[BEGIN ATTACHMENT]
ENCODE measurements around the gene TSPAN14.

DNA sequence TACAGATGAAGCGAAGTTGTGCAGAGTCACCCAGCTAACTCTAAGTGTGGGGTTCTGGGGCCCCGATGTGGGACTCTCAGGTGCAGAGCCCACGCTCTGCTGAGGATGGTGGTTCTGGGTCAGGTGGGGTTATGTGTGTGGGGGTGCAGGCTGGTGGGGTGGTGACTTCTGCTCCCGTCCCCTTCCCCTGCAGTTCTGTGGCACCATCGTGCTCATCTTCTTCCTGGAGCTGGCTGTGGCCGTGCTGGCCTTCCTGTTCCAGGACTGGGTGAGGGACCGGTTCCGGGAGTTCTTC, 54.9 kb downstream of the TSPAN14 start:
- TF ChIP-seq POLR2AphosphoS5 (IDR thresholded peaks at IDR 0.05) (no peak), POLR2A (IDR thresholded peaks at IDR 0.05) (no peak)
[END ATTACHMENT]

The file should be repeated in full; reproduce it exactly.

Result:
ENCODE measurements around the gene TSPAN14.

DNA sequence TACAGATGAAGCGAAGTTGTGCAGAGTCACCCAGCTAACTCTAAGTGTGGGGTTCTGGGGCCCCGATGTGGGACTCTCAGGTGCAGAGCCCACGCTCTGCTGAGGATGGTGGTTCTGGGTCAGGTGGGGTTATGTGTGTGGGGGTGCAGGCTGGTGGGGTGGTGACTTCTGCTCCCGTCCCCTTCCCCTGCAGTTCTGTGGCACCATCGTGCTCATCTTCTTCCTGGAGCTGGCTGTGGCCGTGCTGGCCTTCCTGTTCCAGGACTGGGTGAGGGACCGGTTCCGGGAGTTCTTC, 54.9 kb downstream of the TSPAN14 start:
- TF ChIP-seq POLR2AphosphoS5 (IDR thresholded peaks at IDR 0.05) (no peak), POLR2A (IDR thresholded peaks at IDR 0.05) (no peak)